redsock said...

I found this info at the same place I saw the Hedges piece.

Obama's just-named chief of staff Rahm Emmanuel "is the same man who, as the head of the Democratic Congressional Campaign Committee, fought tooth and nail to exclude, marginalize, and demonize anti-war Democrats in the 2006 primary".

Truthout: "According to Democratic candidates who ran for House of Representative seats in 2006, Rahm Emanuel, then head of the Democratic Congressional Campaign Committee, took sides during the Democratic primary elections, favoring conservative candidates, including former Republicans, and sidelining candidates who were running in favor of withdrawal from Iraq."

Not good.

redsock said...

The term Nader used was "Uncle Tom".

It's a poor choice of words and he was wrong to not apologize. So Nader is human.

L-girl said...

I can't understand why Nader tossed out a racial slur with his view of Obama's position on corporations, and then stood by that slur. What does race have to do with anyone's position on corporations? Nader may have decent policies, but he doesn't seem to have a decent character.

Calling someone an "Uncle Tom" is not a racial slur. I use the expression frequently about women. It's an insult, but it's not racial.

I think it's a little weird that people don't get that. But anything to bash Ralph Nader.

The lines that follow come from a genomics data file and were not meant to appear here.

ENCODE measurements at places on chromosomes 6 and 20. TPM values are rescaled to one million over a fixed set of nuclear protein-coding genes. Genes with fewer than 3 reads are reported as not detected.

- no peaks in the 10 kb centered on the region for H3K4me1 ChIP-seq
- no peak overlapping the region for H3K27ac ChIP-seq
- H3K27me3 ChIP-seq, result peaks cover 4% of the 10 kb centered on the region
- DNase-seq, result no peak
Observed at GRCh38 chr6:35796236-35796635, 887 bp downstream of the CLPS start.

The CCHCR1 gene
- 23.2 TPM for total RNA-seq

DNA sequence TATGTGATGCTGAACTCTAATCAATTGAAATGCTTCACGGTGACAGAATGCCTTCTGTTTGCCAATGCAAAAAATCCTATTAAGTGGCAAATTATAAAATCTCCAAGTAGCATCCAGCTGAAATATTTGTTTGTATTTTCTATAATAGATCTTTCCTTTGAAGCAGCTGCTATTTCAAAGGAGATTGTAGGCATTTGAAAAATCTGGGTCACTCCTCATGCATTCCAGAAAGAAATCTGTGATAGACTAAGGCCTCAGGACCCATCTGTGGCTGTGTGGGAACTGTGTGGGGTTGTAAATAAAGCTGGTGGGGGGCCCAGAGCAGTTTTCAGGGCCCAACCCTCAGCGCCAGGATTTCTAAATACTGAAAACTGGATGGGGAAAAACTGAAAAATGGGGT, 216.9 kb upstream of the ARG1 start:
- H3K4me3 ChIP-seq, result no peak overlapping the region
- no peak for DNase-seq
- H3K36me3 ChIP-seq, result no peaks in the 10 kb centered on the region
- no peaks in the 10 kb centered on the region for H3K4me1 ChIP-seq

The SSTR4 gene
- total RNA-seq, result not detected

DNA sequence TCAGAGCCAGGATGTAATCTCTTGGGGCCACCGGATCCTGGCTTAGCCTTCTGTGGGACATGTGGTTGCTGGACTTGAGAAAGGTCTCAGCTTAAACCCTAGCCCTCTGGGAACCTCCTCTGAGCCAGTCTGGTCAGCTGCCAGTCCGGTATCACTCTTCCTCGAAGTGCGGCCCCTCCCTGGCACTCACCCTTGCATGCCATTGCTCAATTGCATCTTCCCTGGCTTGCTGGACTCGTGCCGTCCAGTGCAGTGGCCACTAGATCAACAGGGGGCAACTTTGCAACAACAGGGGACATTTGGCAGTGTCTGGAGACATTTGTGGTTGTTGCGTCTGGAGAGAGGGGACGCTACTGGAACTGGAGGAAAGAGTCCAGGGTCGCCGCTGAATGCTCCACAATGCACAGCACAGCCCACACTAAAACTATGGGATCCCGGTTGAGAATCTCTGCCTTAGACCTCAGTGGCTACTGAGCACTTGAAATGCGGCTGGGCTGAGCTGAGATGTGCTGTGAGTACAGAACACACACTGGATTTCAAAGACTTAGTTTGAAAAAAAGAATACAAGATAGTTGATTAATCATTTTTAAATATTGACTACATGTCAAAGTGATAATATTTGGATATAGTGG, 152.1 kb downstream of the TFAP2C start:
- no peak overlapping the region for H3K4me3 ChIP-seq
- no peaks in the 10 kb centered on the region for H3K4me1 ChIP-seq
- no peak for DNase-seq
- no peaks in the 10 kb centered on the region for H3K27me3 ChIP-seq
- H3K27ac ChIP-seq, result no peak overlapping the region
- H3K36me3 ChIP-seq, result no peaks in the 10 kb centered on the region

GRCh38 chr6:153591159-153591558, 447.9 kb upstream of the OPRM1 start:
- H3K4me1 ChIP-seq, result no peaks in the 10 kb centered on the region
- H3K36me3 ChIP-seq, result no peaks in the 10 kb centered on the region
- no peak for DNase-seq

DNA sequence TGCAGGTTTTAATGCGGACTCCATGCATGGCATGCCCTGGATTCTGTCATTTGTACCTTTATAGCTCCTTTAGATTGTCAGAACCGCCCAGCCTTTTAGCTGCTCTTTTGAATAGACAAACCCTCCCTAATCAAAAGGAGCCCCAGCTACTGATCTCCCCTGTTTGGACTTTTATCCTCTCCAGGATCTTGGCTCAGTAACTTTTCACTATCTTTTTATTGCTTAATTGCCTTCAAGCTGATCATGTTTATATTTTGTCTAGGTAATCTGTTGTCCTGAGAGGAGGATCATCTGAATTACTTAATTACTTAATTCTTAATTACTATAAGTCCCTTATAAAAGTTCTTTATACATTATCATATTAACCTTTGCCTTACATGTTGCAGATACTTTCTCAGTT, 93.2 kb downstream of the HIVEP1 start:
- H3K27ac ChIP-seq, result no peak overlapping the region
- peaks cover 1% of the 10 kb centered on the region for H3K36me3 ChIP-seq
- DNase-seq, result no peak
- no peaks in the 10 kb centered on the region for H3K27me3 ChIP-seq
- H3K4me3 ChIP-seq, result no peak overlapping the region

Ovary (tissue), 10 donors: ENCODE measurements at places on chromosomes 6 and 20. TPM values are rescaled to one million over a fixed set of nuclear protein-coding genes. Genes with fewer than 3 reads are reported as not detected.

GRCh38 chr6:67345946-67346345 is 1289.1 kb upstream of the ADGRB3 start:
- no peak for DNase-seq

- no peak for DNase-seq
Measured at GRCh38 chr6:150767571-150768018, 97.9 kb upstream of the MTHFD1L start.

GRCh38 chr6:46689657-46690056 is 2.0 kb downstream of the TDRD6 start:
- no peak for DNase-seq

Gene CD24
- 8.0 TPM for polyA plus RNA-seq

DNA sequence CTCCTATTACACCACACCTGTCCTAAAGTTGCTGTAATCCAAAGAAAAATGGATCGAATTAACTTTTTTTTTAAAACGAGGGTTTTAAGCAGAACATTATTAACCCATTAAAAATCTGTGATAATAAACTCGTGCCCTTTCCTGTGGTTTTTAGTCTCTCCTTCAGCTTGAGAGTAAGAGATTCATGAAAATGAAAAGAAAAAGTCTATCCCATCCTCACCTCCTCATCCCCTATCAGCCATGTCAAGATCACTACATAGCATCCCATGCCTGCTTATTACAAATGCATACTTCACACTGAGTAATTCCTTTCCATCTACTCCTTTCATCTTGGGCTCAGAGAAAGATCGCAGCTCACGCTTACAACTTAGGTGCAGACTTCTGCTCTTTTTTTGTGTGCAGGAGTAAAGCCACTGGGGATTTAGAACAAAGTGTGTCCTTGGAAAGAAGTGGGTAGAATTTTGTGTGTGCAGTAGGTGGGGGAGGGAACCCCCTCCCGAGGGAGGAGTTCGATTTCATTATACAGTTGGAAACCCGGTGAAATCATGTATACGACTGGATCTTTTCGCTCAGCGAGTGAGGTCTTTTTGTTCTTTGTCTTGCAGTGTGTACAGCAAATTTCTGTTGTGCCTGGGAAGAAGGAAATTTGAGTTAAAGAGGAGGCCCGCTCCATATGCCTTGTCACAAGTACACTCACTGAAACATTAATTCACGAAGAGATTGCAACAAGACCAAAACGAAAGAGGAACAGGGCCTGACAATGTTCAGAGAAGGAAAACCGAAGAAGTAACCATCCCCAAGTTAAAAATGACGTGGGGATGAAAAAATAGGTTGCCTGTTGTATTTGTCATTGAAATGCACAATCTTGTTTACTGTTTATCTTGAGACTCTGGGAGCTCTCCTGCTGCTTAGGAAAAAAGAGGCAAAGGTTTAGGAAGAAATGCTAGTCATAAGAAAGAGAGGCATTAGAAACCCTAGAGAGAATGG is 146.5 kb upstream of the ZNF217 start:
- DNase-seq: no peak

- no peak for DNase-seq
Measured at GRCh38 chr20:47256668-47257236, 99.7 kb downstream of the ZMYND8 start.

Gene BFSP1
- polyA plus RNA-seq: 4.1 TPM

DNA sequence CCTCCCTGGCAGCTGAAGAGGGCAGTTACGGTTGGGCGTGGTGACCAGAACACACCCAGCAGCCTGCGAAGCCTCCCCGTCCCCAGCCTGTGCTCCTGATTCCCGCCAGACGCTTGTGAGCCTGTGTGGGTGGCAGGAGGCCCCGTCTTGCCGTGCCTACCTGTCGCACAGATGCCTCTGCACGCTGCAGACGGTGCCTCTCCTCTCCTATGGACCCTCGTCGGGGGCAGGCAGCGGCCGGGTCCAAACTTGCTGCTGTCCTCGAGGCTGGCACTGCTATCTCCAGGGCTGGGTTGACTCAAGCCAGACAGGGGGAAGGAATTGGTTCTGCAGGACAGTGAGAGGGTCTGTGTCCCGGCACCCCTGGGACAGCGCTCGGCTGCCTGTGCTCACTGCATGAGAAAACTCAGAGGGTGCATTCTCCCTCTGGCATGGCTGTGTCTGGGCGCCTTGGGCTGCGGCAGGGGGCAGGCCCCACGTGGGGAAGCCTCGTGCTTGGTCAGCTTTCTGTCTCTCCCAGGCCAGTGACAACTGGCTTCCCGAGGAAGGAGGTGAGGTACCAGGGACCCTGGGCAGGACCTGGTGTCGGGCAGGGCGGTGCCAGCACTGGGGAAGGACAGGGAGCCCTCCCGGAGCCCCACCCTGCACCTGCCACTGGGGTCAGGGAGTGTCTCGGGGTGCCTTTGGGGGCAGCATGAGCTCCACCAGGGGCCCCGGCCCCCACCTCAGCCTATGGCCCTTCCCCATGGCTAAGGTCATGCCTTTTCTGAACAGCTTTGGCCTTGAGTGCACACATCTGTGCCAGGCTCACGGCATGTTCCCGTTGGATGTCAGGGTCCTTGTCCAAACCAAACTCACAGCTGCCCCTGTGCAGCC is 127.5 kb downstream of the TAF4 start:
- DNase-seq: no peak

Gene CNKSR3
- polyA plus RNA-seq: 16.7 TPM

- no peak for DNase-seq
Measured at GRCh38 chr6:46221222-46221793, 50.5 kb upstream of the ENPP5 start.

L-girl said...

I'll go with poor choice of words. Not a racial slur, tho.

L-girl said...

Not good.

But to be expected.

redsock said...

Further:

Nader told Fox's Shepard Smith he was concerned that Obama would be an "Uncle Tom" for the corporations rather than an "Uncle Sam" for the people.

Nader explained:
"It's very simple -- he has gone along with corporate power from the moment he entered politics in the state senate, voted for the Wall Street bailout, supports an expanded military budget that is desired by the military-industrial complex."

M@ said...

quickly becoming one of my writing heroes.

Mine too. This is great stuff. I didn't know he had a column -- I'll be watching for it.

L-girl said...

"It's very simple -- he has gone along with corporate power from the moment he entered politics in the state senate, voted for the Wall Street bailout, supports an expanded military budget that is desired by the military-industrial complex."

Can't say fairer than that.

Jere said...

Great post by Hedges, thanks.

Uncle Tom is not a racial slur--but either Shepard Smith is stupid or was playing stupid and fooling every Fox News-viewing idiot into thinking that Nader had just blatantly committed an act of racism and was okay with it. The "fake incredulous" routine. Then they come back and say Nader's career is over, continuing to brainwash the already brainwashed. I love how Ralph calls him a bully because that was exactly what he was being. (Or, again, he's just stupid.) Video of the incident here for those who wish to view it.

L-girl said...

I'd go with playing stupid on that one. Thanks for the clip.

Nancy said...